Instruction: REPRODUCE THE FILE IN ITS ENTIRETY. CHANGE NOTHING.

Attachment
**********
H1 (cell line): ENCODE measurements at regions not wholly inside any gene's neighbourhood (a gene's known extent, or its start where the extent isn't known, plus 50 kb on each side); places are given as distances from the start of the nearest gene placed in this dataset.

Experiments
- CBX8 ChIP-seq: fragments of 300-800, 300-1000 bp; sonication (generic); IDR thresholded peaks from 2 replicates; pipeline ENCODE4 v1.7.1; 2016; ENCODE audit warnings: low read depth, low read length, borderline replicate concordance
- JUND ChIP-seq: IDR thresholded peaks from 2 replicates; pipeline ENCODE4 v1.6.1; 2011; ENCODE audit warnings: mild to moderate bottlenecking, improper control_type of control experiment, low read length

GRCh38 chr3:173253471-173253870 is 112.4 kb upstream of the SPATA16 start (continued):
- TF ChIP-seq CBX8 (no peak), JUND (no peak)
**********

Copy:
H1 (cell line): ENCODE measurements at regions not wholly inside any gene's neighbourhood (a gene's known extent, or its start where the extent isn't known, plus 50 kb on each side); places are given as distances from the start of the nearest gene placed in this dataset.

Experiments
- CBX8 ChIP-seq: fragments of 300-800, 300-1000 bp; sonication (generic); IDR thresholded peaks from 2 replicates; pipeline ENCODE4 v1.7.1; 2016; ENCODE audit warnings: low read depth, low read length, borderline replicate concordance
- JUND ChIP-seq: IDR thresholded peaks from 2 replicates; pipeline ENCODE4 v1.6.1; 2011; ENCODE audit warnings: mild to moderate bottlenecking, improper control_type of control experiment, low read length

GRCh38 chr3:173253471-173253870 is 112.4 kb upstream of the SPATA16 start (continued):
- TF ChIP-seq CBX8 (no peak), JUND (no peak)